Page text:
Limit available macros in restricted mode and enable restricted mode in HTML converter without edit rights

To limit the impact of potential security issues with macros, I suggest the following two changes:

  1. Enforce restricted mode in the HTML converter that is used by the WYSIWYG editor if the current user doesn’t have edit rights on the current document.
  2. Restrict the available macros in restricted mode to a list of allowed macros defined by the admin. By default this list should include a few macros like the info/error/warning macros.

The idea of this is proposal is that any security issue that involves macros then cannot be exploited anymore on a public wiki where registration is closed but comments are possibly enabled.

I’m aware that the first limitation probably interferes with how the change request application works so we might need to introduce a way for change request to indicate if a user should be able to use the HTML converter without restrictions on a document.

Any opinions on this?

Sounds good to me. +1

So you propose to have fewer macros available to comments than we currently have ?

Yes. At the moment, all macros can in theory be used in comments but some fail with strange errors, possibly due to restricted mode (for example, you can use macros that load LiveTable, but the LiveTable won’t load any entries or the office viewer will display an error regarding a Velocity macro). I don’t see any reason why you should be able to use macros like async, template, include, display, cache, … in a comment. And these macros are just needlessly increasing the attack surface for guests.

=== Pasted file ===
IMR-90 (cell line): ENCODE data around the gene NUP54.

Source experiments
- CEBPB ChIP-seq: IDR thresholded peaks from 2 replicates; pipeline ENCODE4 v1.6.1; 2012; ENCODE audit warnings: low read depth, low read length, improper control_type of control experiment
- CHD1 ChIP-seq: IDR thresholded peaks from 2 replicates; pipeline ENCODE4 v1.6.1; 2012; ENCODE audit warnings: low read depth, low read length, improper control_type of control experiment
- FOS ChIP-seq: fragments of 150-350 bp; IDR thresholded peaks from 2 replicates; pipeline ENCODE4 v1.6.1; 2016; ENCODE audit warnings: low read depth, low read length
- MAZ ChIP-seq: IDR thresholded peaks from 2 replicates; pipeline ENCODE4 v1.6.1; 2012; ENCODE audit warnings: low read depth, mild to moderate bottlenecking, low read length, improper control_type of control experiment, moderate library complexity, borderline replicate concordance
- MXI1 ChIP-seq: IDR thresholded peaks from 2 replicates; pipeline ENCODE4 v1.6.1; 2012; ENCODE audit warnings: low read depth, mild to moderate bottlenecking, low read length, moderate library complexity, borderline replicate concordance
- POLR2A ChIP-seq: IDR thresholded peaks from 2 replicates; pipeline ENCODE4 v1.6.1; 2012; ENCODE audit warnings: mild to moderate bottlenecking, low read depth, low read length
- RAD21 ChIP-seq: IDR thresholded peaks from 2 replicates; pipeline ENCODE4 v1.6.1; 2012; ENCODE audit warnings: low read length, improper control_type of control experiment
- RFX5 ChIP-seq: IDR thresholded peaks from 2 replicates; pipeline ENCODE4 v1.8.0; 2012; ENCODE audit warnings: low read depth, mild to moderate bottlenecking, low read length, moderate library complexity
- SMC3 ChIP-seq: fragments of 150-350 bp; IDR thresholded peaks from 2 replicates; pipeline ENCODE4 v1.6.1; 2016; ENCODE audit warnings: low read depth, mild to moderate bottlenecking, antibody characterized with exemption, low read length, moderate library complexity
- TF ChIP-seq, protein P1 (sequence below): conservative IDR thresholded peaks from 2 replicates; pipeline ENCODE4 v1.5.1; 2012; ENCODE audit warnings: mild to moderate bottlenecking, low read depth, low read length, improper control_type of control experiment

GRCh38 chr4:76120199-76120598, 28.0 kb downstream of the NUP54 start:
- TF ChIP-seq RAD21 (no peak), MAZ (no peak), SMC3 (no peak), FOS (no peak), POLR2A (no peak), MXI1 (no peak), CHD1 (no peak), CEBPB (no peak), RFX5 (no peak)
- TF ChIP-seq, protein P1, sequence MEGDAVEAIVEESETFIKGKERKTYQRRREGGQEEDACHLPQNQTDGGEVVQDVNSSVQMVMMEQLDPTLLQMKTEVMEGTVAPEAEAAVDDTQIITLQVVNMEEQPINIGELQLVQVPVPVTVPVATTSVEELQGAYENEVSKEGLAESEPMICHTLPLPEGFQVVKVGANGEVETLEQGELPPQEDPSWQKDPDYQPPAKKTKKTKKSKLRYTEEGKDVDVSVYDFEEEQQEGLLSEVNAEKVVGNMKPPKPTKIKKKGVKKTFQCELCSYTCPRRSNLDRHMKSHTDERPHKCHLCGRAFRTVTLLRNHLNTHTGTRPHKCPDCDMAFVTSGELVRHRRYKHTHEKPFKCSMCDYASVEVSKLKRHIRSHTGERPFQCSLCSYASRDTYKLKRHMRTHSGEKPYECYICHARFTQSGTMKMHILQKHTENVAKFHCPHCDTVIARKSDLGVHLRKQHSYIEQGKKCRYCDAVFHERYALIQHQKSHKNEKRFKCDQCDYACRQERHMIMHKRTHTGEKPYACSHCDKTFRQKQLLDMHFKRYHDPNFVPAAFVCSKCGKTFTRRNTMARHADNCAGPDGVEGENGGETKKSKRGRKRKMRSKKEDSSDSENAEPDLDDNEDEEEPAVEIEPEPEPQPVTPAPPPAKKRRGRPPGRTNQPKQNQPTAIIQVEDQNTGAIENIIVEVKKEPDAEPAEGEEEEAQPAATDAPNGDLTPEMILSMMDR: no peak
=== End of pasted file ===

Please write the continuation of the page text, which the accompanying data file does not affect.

Admins might also install dangerous macros in a public wiki, thinking that only the trusted editors can use them but in fact anonymous users with view or comment right can execute them with arbitrary parameters. And even worse than this problem of awareness, there is not even a setting at the moment to change this.

It’s not as random as you express it, some macros take into account the restricted indication and have different behaviors depending on it.

Does that mean that those macros should stop taking that into account if they are part of the allowed macros ?

No, at least that wasn’t my intention.

What’s your idea for implementing this? I would find it not a great design if we were to hardcode a list of macros since these macros may not be available/installed, they may not be core macros and they may be extension macros and you can always imagine new dangerous contributed macro that wouldn’t be listed.

Thus having a blacklist is probably not the best. If we want to be safe by default, we probably need a whitelist parameter (in, initially containing only a few core macros (ie from commons, rendering and platform). Admins would then need to add macros to this list if they want their users to have more macros available.


Yes, that was exactly my proposal. I suggest introducing a property which macros should be allowed in restricted mode. Initially, I wouldn’t include all core macros, just those for which we believe it makes sense to use them in comments (for example, I wouldn’t include the cache, async, include or display macros).

Note that we’re only talking about macros available in restricted mode, i.e., primarily in comments. In all other contexts, still all macros would be available. This proposal is primarily to limit the attack surface that is available for guest users. Further, it improves the usability by limiting the available macros to macros that make sense in comments (we would need a mechanism similar to what has been discussed for macro permissions to also make sure those macros aren’t listed in CKEditor).